Econix: tools for free and open (source) grassroots economies

Long form


In a context of economic crisis, new economies are emerging in which groups and individuals dynamically plan and organize economic actions based on their own values. Tools adapted from and developed through the open source community can radically strengthen the efficient flow of information to support such grassroots economies. We introduce "Econix" as a meme for thinking this through, our three-pronged action plan, and an initial proof-of-concept aggregator using microformats and other open standards to structure user-driven values-oriented virtual marketplaces.


Economy in crisis

Old-school economies are collapsing, rooted in a breakdown of trust and information flow (ie. credit). At the same time our societies need to radically restructure themselves to address peak oil and climate change, but existing dominant economic actors — corporate or state — seem

The alternative is for a different kind of economy to emerge, in which grassroots movements and local (virtual) communities have the ability to dynamically plan and organize economic actions based on their own values. This is already happening, and we can support such emergence
using tools adapted from and developed through the open source community.

Economy as information technology

An economy is a way of coordinating needs and resources. Central planning does this by funneling information through hierarchical structures. Markets do this by translating wildly diverse kinds of
relevant information into one universal metric: price. (This is oversimplified, and actually existing economies combine these and other methods at all levels.)

The “real” economy has developed vast and top-heavy infrastructures of regulation, ratings, risk-management, financing, and the like in order to manage the information flow of its systems. That is, at least in principle, to get real needs met efficiently with available resources.
And it’s not working.

But information technology, and open source development in particular, has developed a wide range of functional approaches to such problems that can be ported over to the “real” economy. Econix is a tag for applying the lessons and tools of the hacker culture (ie. Unix) to the
broader economy.

Economy as semantic web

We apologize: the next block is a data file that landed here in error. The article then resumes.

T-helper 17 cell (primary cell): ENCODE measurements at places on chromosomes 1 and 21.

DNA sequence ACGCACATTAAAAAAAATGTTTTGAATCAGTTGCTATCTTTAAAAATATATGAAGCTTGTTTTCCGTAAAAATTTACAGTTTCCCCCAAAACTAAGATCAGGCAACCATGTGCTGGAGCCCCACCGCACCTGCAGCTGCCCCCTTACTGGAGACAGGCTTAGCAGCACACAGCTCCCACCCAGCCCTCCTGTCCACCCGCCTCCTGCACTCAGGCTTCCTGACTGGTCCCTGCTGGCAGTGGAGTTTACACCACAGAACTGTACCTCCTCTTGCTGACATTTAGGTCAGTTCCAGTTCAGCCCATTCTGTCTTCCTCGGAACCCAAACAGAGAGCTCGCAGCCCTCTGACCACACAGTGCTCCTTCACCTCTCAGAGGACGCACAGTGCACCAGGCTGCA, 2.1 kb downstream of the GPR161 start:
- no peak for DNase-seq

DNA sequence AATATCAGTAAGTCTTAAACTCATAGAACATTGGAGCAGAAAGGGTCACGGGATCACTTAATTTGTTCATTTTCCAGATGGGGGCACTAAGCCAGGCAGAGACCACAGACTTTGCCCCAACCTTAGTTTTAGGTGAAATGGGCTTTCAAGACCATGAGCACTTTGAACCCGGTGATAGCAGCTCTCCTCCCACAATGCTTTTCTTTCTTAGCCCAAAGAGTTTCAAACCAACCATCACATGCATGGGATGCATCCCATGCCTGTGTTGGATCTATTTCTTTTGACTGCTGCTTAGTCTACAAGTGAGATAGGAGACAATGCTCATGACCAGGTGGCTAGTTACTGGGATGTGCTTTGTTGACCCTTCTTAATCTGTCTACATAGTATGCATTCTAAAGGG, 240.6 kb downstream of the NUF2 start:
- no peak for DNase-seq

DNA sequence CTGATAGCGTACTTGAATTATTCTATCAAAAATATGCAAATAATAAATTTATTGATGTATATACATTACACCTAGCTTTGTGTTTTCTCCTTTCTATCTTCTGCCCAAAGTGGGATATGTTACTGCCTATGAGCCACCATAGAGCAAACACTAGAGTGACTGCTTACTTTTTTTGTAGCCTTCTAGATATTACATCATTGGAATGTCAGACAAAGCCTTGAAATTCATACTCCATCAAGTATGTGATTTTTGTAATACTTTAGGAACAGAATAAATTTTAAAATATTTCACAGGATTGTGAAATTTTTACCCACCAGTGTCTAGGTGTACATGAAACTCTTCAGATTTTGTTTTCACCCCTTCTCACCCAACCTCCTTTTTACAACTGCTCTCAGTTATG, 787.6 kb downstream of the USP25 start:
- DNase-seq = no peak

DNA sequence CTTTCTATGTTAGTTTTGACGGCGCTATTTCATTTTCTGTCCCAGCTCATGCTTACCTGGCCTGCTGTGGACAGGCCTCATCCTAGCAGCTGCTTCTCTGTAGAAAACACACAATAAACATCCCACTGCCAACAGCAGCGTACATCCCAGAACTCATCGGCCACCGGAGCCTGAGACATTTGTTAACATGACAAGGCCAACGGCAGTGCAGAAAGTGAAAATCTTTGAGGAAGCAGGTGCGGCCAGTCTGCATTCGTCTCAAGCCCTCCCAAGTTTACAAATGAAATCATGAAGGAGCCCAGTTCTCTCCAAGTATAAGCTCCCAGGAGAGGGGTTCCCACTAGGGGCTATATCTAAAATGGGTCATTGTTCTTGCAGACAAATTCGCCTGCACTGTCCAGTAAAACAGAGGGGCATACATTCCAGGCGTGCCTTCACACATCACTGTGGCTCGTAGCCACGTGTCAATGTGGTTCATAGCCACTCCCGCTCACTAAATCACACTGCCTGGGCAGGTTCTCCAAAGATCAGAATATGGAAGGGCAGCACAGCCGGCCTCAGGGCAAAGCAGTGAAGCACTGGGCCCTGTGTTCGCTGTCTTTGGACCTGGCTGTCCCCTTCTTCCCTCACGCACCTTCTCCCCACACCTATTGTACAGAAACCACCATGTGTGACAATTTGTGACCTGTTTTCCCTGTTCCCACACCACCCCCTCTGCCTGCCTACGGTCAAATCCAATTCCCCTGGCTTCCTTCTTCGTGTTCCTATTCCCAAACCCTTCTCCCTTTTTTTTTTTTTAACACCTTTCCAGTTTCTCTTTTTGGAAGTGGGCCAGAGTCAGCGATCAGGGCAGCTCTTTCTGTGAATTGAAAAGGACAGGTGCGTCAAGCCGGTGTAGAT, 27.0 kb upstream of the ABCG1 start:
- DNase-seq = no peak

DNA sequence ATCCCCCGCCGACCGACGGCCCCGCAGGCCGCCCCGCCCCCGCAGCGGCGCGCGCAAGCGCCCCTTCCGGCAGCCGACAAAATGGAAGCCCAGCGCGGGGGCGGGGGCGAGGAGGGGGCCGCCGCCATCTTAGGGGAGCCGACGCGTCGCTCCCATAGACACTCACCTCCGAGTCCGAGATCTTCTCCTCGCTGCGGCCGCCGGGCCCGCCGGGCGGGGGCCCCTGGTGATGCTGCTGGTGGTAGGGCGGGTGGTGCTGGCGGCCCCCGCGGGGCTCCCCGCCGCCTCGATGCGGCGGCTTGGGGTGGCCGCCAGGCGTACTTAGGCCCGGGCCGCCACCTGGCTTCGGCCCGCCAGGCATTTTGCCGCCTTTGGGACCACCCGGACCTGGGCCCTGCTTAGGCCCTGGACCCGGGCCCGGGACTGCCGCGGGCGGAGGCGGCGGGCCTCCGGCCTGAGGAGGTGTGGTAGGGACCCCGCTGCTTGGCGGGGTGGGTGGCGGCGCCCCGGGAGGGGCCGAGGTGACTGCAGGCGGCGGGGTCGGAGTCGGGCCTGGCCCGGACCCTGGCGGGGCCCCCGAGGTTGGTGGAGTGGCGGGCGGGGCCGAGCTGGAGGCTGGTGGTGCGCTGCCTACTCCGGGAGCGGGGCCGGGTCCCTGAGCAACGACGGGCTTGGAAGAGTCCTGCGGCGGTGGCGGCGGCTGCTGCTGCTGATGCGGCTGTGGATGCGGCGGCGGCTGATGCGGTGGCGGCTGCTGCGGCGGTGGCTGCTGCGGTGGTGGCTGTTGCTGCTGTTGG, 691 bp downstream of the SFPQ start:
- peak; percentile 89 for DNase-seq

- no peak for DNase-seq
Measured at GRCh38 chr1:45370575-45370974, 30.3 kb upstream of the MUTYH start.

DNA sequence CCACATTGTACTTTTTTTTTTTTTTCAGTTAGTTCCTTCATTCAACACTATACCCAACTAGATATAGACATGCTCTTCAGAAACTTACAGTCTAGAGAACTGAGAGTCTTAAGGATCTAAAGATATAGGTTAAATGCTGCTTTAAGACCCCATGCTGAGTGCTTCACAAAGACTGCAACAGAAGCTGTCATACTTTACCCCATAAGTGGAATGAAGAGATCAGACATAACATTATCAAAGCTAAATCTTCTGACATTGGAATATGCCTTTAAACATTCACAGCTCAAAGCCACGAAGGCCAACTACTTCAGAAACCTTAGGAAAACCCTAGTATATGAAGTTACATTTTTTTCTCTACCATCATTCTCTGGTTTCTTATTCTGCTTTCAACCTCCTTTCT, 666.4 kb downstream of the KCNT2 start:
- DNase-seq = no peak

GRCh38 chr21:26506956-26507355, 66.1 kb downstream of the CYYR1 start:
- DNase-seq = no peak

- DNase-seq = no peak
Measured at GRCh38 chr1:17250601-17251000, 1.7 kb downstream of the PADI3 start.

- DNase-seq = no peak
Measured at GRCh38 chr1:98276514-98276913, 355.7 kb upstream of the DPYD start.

The web is already a vast economy — some of it monetized, much of it not. People make offers and requests for goods and services; people publicly or privately rate the reliability, coolness, eco-friendliness, etc. of economic partners; people schedule meetings, coordinate
projects, get things done.

But it’s (becoming) exhausting as hell to (most of) those who use it that way, and overwhelming to those who don’t. There’s too much information to sift through, too many platforms to engage, too much to keep track of.

As this information becomes formatted so that techology can read it — and microformats are already starting to help this happen — then we can develop tools that sort and prioritize this sea of information for us.

Economy as distributed user-driven values engine

Then, each user can define how they want their economy to function. Who do they trust? What do they value? What do they need? What do they have to offer? How do they want to make choices about what to work on when?

Tools can use preferences tuned as finely as desired to cascade trust networks and tagged ratings in complex ways, presenting the user with a fully customized, simple, prioritized list of likely-useful economic opportunities.

Introducing Swiftr: an Econix aggregator

We’ll introduce our initial proof-of-concept economic aggregator project, as an example. This is intended to work with existing data pools (using microformats and/or scraping), as well as new-model data exchange mechanisms like The Mine! project.

We’ll also discuss our three-pronged approach, combining deep engagement with grassroots organizing in Portland as initial user-base with evangelizing in the tech / data platform community, and open source development of a working tool.

And we’ll facilitate conversation on:

  • other existing projects that connect with the idea of Econix
  • other ways the economy can be galvanized using open source techniques
  • implementation challenges and workarounds

Speaking experience